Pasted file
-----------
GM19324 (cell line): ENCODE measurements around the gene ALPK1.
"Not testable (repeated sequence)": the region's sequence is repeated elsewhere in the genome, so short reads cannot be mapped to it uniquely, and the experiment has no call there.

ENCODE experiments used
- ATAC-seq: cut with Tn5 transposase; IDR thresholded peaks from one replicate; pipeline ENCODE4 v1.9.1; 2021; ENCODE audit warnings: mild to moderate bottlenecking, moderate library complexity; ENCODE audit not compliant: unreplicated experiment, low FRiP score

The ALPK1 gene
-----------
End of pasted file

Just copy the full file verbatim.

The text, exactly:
GM19324 (cell line): ENCODE measurements around the gene ALPK1.
"Not testable (repeated sequence)": the region's sequence is repeated elsewhere in the genome, so short reads cannot be mapped to it uniquely, and the experiment has no call there.

ENCODE experiments used
- ATAC-seq: cut with Tn5 transposase; IDR thresholded peaks from one replicate; pipeline ENCODE4 v1.9.1; 2021; ENCODE audit warnings: mild to moderate bottlenecking, moderate library complexity; ENCODE audit not compliant: unreplicated experiment, low FRiP score

The ALPK1 gene